"The game isn't over 'til it's over." That's the way Bartlett's Familiar Quotations phrases a line from a great observer of the human condition, and a hell of a ballplayer, Yogi Berra. (As his old manager, Casey Stengel, used to say, "You could look it up.")
I mention this bromide not to chide any politicians or politically minded readers about presidential vote counting, but to take a look at a couple of the stories that we are reporting on in this issue. The first is the opening of a new store for The Wiz-no longer known as "Nobody Beats The Wiz." I guess that's because they are trying to make a reasonable profit under the management of cable TV's Cablevision, owner of Madison Square Garden, the Knicks, the Rangers, the Liberty, Radio City Music Hall and of the cable-rights to the Subway Series combatants, the Yankees and the Mets.
Who would have thought two years ago, or even a year ago, that the embattled regional chain would be opening new stores, planning to open more in different areas of the New York metropolitan area, and would be offering consumers a new store format in which to shop? Cablevision saw an opportunity and grabbed it, namely a well-known electronics chain that two years ago was down on its luck.
The Dolan family, which controls Cablevision, saw the future: "Convergence!" (Does anyone remember the "plastics" advice fromThe Graduate?) Anyway, Sony-built digital set-top boxes will be sold through The Wiz to Cablevision customers on a test basis by the end of the year. By the middle of next year, The Wiz will sell digital set-tops throughout the tri-state area. Check Wiz CEO Norman Goldberg's comments from the story starting on page 1. (You could look it up).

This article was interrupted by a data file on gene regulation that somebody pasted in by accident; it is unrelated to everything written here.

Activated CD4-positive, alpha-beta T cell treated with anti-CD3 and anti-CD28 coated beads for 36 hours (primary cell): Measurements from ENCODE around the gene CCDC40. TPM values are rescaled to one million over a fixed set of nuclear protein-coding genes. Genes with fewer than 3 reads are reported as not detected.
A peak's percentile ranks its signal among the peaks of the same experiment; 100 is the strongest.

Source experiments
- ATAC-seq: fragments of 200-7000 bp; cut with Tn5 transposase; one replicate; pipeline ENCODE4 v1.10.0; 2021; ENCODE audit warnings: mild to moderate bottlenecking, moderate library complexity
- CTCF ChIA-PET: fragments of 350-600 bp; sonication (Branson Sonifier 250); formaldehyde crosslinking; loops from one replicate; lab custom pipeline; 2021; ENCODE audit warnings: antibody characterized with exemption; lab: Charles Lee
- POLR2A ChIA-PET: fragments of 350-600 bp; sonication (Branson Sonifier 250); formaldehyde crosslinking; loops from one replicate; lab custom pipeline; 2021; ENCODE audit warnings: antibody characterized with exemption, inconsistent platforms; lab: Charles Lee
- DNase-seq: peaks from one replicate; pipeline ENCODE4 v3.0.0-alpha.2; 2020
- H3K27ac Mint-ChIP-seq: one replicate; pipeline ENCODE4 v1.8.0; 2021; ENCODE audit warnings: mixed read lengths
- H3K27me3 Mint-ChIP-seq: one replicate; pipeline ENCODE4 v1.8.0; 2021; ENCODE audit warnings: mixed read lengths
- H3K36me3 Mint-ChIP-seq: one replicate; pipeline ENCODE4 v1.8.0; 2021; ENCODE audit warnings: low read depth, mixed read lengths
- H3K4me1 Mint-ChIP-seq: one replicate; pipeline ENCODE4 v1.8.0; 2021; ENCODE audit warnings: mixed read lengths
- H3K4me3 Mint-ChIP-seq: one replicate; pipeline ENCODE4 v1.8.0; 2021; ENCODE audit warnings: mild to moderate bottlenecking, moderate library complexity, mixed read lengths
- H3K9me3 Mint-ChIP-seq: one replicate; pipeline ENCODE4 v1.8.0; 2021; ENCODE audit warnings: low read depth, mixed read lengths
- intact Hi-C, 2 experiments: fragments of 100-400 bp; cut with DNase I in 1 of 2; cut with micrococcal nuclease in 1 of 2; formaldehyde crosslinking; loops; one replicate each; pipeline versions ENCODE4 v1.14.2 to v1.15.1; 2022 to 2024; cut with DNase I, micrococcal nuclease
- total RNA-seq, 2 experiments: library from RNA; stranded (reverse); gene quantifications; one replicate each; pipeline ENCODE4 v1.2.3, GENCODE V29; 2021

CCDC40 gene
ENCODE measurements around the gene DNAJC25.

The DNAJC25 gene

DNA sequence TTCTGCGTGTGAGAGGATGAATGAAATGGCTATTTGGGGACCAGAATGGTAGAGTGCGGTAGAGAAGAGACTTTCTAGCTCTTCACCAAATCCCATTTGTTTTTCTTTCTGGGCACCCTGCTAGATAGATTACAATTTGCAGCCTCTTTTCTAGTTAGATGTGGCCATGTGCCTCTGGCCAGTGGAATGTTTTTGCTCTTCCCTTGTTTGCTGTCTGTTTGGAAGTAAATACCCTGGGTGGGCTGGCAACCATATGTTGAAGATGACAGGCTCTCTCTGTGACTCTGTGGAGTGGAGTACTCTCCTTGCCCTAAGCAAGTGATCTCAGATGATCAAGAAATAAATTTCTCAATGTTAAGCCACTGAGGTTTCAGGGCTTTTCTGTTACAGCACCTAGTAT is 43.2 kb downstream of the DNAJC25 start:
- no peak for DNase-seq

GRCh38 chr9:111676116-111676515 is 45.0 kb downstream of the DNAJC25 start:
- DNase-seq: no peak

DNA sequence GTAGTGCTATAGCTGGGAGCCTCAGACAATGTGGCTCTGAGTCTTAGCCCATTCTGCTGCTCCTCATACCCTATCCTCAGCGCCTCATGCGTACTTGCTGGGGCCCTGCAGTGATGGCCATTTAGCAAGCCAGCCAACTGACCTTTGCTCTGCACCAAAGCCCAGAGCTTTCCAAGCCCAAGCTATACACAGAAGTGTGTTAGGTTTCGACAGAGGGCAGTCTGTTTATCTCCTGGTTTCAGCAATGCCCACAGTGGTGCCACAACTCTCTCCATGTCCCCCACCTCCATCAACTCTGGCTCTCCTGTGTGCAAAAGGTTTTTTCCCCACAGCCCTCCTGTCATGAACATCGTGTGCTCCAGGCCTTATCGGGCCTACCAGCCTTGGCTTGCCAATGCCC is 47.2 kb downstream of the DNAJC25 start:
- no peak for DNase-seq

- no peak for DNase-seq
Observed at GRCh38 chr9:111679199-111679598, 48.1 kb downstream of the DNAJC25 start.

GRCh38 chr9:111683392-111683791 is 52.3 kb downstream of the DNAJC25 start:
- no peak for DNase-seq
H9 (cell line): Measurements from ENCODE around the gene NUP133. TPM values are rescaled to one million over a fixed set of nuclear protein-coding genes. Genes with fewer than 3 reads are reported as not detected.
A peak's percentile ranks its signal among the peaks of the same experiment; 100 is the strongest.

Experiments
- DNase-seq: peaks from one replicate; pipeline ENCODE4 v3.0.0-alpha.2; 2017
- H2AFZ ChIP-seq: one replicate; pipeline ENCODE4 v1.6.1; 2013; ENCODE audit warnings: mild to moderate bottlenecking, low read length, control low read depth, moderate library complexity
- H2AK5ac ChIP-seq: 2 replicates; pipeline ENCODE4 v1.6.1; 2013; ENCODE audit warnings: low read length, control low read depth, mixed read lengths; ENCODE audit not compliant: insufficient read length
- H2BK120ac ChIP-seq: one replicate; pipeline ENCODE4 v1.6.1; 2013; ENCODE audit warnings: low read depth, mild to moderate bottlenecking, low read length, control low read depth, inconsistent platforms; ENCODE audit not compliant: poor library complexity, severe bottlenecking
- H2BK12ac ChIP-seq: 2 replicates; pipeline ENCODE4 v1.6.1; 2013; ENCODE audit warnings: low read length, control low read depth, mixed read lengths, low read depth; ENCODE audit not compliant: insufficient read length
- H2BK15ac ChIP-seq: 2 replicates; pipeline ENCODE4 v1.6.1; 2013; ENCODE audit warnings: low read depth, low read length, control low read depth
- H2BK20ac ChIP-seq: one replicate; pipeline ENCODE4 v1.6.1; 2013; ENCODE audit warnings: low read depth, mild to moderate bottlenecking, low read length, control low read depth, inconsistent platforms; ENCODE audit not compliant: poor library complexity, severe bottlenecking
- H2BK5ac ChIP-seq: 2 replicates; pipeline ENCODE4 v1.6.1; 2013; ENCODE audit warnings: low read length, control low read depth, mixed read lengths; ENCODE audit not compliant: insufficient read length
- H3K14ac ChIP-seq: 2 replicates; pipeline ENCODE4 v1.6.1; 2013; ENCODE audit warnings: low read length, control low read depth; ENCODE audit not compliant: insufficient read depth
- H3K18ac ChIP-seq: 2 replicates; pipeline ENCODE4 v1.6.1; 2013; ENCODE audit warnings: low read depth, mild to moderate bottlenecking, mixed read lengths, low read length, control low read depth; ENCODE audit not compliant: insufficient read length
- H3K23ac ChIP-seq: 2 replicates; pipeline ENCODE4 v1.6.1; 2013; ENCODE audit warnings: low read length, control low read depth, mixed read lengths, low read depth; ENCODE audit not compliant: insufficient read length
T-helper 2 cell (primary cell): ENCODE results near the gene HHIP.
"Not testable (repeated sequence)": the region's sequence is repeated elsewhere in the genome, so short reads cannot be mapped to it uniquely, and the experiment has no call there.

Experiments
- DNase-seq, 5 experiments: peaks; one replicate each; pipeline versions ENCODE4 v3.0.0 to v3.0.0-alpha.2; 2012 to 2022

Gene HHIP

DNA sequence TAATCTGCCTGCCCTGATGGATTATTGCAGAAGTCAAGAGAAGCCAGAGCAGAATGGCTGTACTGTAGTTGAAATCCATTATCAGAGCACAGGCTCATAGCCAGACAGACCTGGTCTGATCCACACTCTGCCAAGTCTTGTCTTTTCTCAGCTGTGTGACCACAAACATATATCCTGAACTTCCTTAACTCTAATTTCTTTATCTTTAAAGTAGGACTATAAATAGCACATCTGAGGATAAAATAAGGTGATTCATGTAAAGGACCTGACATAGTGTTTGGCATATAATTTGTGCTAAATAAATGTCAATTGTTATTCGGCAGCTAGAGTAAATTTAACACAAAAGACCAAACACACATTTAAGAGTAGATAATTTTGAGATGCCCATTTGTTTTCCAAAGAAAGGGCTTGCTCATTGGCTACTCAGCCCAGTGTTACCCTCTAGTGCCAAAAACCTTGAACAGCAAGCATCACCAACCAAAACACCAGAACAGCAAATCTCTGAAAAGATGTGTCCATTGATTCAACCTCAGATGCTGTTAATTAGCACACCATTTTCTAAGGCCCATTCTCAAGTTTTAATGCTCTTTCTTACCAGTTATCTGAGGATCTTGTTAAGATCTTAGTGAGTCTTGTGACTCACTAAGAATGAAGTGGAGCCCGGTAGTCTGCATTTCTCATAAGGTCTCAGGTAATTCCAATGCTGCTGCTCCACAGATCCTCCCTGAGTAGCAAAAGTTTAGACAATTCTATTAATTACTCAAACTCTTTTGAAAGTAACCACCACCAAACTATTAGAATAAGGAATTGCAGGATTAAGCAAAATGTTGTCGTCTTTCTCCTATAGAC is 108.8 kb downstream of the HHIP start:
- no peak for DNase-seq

The much-maligned purchase of a well-known, but beaten-up, retail chain may eventually become, if not an act of genius, at least a shrewd business decision.
As for e-tailing in consumer electronics, all I can say is, remember 12 months ago? TWICE, along with plenty of other publications, quoted the gloom-and-doom crowd when it came to traditional retailers. With the way things turned out for many general e-tailing operations, if you were an owner or an executive with one of them, or were an investor in e-tailing stock during the past year, you have my condolences.
Some thought that e-tailing would become a fact of life in the CE industry, and it has come to pass, but not at the expense of brick & mortar business. Amazon.com, 800.com, etown.com, among others, have done well this year, but they are three of the exceptions.
Take a look at the story by senior editor Alan Wolf on page 6. If you notice, the brick & mortar crowd-the guys that should know how to meet customers' needs-have all opened e-tailing websites and are leveraging the advantages of having stores ready, willing and able to serve the public.
Of course the e-tailing phenomenon is in its infancy. Things will change dramatically, by the way. We know that. Those who thought brick & mortar stores would roll up and die in light of the e-tailing challenge overreacted. Of course when it comes to The Wiz, or e-tailing over brick & mortar retailing, it ain't over yet. Maybe it won't be over for a while. Stay tuned.